Pic­ture of econ­omy looks bleak

Pilbara News - - News - Shane Wright

Wealth in­equal­ity across WA is growing de­spite the end of the min­ing boom, a land­mark re­port into the State econ­omy has found, while also ar­gu­ing ar­eas of po­ten­tial growth are strug­gling to es­cape the shadow of the re­source sec­tor.

The Bankwest Curtin Eco­nom­ics Cen­tre re­port Back to the Fu­ture: WA’s Eco­nomic Fu­ture Af­ter the Boom, paints a sober pic­ture of the chal­lenges fac­ing the State.

Fig­ures con­firm a fur­ther fall in full-time em­ploy­ment, which has edged down for 20 con­sec­u­tive months.

Growing lev­els of bank­ruptcy and mort­gage ar­rears, cou­pled with fall­ing house prices are all signs of WA’s eco­nomic is­sues.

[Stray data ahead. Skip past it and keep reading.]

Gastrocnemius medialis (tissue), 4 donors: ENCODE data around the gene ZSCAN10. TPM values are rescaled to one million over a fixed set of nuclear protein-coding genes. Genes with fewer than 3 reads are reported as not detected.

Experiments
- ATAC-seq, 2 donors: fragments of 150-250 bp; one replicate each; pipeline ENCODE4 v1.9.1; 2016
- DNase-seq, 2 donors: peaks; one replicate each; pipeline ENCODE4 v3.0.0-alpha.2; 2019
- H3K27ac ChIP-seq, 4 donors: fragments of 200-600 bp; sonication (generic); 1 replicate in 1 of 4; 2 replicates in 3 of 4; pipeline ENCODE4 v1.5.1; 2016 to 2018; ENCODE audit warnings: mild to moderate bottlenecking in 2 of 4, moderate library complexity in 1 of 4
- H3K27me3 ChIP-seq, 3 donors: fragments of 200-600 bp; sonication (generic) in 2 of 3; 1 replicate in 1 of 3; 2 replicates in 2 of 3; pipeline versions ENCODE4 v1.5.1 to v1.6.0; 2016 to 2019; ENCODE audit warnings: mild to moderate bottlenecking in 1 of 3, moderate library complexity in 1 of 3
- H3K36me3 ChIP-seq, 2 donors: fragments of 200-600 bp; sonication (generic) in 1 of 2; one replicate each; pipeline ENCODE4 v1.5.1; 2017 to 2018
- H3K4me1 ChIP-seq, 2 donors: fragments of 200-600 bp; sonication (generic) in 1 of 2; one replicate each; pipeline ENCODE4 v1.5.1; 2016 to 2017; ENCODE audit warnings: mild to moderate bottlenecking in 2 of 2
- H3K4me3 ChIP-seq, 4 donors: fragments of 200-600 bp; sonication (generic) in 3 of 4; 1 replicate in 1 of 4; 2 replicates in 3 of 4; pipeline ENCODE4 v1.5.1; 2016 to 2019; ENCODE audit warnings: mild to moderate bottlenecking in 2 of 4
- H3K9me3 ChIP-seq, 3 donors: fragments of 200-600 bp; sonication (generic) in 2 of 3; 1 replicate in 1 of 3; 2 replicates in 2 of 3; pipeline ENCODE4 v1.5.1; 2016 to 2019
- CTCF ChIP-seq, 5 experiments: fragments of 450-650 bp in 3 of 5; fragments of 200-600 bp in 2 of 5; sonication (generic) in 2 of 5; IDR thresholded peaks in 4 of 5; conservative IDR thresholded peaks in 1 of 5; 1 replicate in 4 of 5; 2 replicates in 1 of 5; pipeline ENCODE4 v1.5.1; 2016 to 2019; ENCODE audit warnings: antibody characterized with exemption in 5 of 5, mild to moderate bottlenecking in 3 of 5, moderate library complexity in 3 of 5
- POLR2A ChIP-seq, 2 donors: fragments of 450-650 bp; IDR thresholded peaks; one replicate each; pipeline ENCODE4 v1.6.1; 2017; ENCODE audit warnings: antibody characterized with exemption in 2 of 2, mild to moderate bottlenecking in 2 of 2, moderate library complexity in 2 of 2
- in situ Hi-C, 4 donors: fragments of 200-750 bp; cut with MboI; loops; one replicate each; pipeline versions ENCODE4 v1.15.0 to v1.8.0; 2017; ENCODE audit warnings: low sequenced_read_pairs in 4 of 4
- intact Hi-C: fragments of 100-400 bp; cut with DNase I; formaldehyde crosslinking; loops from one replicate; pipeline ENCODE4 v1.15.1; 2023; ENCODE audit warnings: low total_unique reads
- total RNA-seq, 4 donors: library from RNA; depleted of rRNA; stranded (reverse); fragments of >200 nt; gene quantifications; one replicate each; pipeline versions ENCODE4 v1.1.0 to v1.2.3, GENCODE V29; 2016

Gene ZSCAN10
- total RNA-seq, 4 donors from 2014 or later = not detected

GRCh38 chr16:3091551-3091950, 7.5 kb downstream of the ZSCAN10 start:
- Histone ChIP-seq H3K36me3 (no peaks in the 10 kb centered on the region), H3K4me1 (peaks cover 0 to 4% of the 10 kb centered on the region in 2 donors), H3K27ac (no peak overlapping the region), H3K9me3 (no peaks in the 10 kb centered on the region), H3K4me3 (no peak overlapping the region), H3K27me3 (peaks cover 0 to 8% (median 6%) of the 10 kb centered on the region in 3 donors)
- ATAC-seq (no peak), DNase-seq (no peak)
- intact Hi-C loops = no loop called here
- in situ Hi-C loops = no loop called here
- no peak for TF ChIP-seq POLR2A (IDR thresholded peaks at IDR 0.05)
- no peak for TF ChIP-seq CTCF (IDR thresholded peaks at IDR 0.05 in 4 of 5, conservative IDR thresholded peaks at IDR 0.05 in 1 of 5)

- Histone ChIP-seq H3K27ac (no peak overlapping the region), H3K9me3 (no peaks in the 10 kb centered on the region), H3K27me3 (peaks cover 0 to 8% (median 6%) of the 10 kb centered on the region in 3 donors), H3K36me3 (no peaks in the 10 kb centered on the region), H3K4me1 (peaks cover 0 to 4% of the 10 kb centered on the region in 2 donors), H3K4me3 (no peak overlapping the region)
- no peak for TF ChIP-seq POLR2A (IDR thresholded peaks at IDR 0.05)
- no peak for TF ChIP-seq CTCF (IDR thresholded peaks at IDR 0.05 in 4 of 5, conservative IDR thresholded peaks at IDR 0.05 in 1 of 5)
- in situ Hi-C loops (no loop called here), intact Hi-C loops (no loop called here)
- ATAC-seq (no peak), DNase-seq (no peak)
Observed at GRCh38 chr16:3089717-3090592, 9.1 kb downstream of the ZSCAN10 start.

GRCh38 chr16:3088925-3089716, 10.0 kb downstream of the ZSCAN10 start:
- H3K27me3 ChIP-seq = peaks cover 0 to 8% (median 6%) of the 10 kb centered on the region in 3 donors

The Curtin re­port con­firms the boom de­liv­ered un­prece­dented growth in em­ploy­ment, wages and over­all eco­nomic ac­tiv­ity.

It also in­creased in­come in­equal­ity while the cost of liv­ing, par­tic­u­larly for low-in­come earn­ers, soared.

As the min­ing boom ebbed, the dif­fer­ence be­tween the haves and have-nots was ex­pected to nar­row.

How­ever, that oc­curred.

“The wealth­i­est 20 per cent of house­holds now ac­count for 65 per cent of all house­hold net wealth, while the poor­est 20 per cent hold less than 1 per cent,” the re­port says.

It found ar­eas ex­pected to grow — food, tourism and agri­cul­ture — which em­ployed more than twice the num­ber of peo­ple as min­ing were still strug­gling. has not

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